Lovely restaurant vie with each other on the front at Guaratuba.

Park view.
Tourist information building by night.

Choices? That, that and that!

Ihla do Araca.

Traditional fishing boats of Parana.

We explored the small islands in the bay and anchored off a small marina for lunch, then ventured further up a river and found the first of the scarlet ibis flocks. At low water as the mangroves receded, the mud flats were filled with foraging birds.

Reflections of Parana.

Leaving Guaratuba bay proved equally tricky and at one stage I retreated below in denial, as the waves crashed around. I was no sooner below when a fishing boat went by, waving to Pete to turn around, but our intrepid captain knows little fear and, after a resounding crash over a large swell, we sailed blithely along to calmer waters.

Ihla do Mel.

Next stop was Ilha do Mel, which we visited twice to enable us to explore both sides of the lopsided infinity shaped island. First stop was the anchorage near the lighthouse in Enseado dos Conchas. Ihla do Mel lies at the mouth of the bay of Paranagua and has become a pristine and picturesque beach resort.

'Oryx' anchored off Ihla do Mel.

Looking toward the lighthouse.
Toward the isthmus.

In 1975 it was declared an ecological reserve and although it is now teaming with tourists, there are no cars on the island and most of the activities include the appreciation of nature. We had anchored over a local’s fishing net inadvertently and we were barely awake when he came calling. Fortunately we hadn’t damaged his net or our rudders and we simply moved and re anchored.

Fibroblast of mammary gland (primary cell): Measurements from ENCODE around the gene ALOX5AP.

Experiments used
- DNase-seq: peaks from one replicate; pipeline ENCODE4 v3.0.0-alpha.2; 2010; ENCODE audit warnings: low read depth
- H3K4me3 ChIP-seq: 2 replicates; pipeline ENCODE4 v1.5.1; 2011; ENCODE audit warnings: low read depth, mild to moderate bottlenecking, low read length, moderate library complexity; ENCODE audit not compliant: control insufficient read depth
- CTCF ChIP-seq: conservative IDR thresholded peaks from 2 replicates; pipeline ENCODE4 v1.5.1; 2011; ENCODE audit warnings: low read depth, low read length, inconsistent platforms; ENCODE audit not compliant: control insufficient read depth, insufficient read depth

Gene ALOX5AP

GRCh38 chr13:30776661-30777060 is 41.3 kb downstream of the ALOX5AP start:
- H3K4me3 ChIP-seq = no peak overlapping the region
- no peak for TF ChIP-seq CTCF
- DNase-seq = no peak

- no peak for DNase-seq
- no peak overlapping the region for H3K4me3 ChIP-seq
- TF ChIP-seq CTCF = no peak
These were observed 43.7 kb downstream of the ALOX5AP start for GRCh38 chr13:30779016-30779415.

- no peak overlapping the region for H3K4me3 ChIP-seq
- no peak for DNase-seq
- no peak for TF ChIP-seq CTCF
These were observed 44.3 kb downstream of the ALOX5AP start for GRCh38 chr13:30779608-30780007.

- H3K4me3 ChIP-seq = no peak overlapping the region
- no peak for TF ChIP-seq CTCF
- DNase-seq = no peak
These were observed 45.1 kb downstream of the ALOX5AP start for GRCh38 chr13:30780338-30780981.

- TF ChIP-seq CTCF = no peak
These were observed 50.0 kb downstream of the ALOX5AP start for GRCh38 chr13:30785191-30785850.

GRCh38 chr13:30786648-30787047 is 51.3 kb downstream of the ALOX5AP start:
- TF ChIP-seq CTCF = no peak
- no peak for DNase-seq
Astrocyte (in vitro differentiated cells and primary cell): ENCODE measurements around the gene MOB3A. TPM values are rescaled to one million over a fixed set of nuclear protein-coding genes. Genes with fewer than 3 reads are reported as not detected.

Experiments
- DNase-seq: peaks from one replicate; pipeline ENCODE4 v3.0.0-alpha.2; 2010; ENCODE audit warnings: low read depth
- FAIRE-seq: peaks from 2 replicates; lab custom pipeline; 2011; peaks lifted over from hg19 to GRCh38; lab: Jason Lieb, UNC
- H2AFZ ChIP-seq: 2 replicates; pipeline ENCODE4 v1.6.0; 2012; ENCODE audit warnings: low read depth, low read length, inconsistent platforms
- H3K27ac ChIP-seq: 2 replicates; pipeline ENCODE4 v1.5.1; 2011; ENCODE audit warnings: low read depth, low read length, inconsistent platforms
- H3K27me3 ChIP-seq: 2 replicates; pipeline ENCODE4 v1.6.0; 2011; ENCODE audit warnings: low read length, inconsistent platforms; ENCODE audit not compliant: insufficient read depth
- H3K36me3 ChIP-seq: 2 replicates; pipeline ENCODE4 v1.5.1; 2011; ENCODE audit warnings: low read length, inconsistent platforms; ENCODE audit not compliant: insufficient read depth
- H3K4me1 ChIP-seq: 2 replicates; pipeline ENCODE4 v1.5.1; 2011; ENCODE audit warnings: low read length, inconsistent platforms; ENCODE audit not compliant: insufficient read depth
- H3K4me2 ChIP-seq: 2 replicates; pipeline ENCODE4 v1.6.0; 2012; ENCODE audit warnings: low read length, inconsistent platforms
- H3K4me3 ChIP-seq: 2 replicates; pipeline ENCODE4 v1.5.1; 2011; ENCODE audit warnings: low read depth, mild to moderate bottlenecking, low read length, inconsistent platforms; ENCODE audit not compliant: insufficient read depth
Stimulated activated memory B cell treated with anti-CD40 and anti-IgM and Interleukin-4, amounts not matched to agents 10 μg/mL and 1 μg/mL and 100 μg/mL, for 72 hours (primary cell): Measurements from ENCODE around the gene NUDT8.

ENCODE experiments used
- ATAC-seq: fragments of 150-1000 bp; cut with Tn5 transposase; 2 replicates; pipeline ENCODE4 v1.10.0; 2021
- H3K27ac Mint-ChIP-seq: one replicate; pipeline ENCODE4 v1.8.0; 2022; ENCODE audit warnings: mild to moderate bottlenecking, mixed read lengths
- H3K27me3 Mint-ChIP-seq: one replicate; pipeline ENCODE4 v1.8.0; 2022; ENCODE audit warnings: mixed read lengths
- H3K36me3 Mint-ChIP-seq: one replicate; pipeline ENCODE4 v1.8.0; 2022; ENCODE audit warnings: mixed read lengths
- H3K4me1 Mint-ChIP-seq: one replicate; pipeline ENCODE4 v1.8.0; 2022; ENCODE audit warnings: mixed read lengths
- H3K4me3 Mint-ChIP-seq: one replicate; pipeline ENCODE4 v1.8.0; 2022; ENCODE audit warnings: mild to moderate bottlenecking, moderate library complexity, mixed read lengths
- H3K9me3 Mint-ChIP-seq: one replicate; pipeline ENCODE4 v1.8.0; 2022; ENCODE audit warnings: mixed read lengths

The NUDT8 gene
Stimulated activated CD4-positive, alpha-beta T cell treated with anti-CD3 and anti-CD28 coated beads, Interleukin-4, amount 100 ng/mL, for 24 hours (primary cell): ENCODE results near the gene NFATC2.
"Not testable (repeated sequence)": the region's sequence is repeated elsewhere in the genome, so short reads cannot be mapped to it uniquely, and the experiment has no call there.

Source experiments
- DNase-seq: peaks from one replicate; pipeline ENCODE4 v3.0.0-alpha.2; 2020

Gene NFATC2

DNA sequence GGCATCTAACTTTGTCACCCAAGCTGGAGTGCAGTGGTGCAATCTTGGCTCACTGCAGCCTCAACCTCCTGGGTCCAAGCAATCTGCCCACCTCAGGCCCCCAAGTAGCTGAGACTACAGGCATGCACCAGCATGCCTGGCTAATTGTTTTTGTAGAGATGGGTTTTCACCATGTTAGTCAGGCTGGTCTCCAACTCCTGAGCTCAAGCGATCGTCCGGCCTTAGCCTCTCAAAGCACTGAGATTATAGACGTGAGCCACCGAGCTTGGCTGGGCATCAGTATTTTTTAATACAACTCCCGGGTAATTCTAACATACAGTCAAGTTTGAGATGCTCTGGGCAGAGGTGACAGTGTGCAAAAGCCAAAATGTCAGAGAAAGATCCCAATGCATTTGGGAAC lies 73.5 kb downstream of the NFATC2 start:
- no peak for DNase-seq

Surfing off the lighthouse Ilha do Mel.

After breakfast we packed a lunch and set off for the lighthouse at the entrance to the bay and then explored the villages with their quaint and curiously beautiful pousadas and headed off for the well restored fort.

The beautifully restored fort at Ilha do Mel.

On our return a number of weeks later we anchored on the west coast and set out for the more deserted beaches across the narrow isthmus with it’s enchanted grotto and small shrine.

The enchanted grotto.

Ferries bring visitors to the isle.

Punters arrive by the score.

Bamboo restaurant.

Ferry dock.

Heading past Ilha do Mel to Paranagua.

From Enseado das Conchas we sailed past the fortress to the small village on Ihla das Pecas.

Sailing past the fort.

Ihla das Pecas.

Village on Ilha das Pecas.

We arrived in the late afternoon and many powerboats were anchored off the beach, but as the light receded the powerboats left and the fishermen returned, so that ‘Oryx’ was a lone visitor to the fishing village. Sunday morning we went ashore and wandered amongst the simple homes. All was quiet and we found a home proudly displaying trophies on their stoop dating back to 2002. Apparently petty crime is not a problem amongst the people of the village, I felt a sense of pride in the Brazilians and then a sense of sadness that the same sense of community has been obliterated in South Africa.